French leather goods brand Longchamp has been a presence in China for 20 years. But now, as the company tries to bring China into its top three markets within the next few years, big changes in strategy are underway.
“We are still in the process of building up the brand so we need to gain more visibility in the market,” said Longchamp chief executive officer Jean Cassegrain. “Frankly, the issue is the brand awareness. We need to work to be more physically visible, that is the main goal. We are a medium-sized independent company, so we can’t do everything at once, so we have been working on some other markets a little bit more intensively and actively in the past 10 years.”
Longchamp currently has 14 stores on the Mainland and hopes to grow that number to 20 by the end of 2012. Its new flagship in Hong Kong will be the largest in Asia. There’s even talk of a Chinese e-commerce site. Last week, the brand hosted an event at the Bund waterfront to celebrate its partnership with actress Gao Yuanyuan, who serves as Longchamp’s Chinese brand ambassador. It is the brand’s first venture with a Chinese celebrity.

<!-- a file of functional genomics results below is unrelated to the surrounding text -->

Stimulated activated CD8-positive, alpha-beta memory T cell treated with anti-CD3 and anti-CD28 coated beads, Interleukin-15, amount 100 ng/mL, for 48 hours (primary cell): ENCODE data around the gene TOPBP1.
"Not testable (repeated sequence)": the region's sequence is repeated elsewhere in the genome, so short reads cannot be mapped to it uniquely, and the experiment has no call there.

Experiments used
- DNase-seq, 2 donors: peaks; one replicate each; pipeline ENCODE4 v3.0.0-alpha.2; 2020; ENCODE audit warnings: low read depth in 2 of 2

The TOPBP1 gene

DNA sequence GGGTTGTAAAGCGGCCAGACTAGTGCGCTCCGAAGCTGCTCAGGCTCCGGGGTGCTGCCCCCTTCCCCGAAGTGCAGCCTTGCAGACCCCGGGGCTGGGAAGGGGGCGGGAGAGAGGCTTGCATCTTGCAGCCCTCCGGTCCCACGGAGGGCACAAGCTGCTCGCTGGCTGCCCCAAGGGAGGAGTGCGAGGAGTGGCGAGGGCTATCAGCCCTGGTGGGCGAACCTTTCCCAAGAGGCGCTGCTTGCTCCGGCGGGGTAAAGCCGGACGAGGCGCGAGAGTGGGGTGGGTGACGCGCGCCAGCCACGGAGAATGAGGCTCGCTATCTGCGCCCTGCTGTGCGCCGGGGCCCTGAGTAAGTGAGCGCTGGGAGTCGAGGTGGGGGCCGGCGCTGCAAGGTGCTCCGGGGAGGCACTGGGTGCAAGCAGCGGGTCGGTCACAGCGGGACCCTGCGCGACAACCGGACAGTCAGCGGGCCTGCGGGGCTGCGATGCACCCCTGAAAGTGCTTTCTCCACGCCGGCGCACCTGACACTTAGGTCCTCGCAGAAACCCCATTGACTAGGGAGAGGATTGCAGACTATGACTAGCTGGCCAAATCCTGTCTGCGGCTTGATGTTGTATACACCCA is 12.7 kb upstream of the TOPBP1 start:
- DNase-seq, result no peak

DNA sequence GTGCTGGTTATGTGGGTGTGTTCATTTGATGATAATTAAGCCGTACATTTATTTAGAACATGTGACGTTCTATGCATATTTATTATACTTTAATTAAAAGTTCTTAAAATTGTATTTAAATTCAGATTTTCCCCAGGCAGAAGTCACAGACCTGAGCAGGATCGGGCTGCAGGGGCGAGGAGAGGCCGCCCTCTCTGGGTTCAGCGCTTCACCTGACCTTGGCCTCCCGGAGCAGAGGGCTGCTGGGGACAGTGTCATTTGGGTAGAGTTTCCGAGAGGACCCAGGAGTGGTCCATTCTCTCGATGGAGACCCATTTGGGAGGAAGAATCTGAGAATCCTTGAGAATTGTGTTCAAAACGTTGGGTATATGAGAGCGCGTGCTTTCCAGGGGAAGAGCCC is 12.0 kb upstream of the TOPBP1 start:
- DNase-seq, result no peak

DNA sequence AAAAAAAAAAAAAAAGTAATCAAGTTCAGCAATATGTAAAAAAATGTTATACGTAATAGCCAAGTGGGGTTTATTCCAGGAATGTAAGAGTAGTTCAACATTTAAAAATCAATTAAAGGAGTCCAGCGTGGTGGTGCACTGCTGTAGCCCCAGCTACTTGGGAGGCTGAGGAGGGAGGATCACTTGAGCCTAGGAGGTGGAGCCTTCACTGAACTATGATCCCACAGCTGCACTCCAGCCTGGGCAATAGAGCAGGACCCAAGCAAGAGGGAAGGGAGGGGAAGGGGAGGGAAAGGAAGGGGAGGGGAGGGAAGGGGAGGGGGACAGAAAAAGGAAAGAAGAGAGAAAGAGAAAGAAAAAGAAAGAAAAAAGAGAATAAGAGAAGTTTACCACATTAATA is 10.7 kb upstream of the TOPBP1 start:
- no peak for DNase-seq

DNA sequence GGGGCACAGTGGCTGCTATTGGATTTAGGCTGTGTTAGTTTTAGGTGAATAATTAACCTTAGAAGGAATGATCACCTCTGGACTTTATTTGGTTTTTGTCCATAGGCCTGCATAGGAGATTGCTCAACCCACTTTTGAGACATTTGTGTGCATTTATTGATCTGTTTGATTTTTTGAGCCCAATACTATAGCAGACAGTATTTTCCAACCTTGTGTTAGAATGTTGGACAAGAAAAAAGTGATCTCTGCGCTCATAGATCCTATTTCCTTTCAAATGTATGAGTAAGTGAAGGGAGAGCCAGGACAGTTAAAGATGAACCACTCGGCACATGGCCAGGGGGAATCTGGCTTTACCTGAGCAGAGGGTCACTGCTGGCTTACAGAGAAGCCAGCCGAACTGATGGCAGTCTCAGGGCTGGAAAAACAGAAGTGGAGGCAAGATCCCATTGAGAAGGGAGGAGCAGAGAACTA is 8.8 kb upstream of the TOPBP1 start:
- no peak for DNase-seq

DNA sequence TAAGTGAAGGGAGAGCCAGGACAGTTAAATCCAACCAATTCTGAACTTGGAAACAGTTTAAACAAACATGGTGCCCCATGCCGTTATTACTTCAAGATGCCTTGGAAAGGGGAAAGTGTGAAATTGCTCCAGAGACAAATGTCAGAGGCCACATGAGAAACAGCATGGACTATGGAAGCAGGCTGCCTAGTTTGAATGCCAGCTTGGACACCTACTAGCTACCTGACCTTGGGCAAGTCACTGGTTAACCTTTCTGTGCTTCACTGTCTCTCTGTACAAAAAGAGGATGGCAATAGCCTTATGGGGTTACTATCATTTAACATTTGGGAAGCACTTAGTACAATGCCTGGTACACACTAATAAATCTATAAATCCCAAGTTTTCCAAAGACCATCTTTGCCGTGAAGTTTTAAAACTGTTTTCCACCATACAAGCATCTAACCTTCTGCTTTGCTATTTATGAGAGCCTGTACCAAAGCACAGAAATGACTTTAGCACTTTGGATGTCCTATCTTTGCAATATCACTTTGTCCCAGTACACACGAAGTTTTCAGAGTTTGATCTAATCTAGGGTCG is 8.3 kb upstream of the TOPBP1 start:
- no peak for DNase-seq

While Cassegrain would not divulge specific numbers, he offered that Longchamp sales in China have doubled over the past two years. The company’s global revenue rose 22 percent in 2011, to about $ 542.1 million, from the previous year.
“We feel that now the timing for us is right in China because we are getting the next generation of Chinese consumers,” he said. “They are beyond the discovery stage now, and they are ready to be interested in a brand like us that is maybe a little more discreet and subtle, not too logo oriented.”
With such careful planning underway, Longchamp’s difficulties are more likely to come from that area it can’t control: the fake bag market. Longchamp bags, nicknamed “dumpling bags” on the street, are quite often and easily reproduced illegally. But even this can’t damper Cassegrain’s confidence.
“We see Chinese shoppers in our stores in Europe and across Asia, so we see that the ball is starting to roll, and this is why we are also starting to invest more in all of these projects,” he said. “We feel that now is the time that things are starting to take shape. Chinese customers are all interested in the brand. They want to know more about us, so we are at this crucial time where we feel if we do things well, the upside is enormous.”
photo credit: longchamp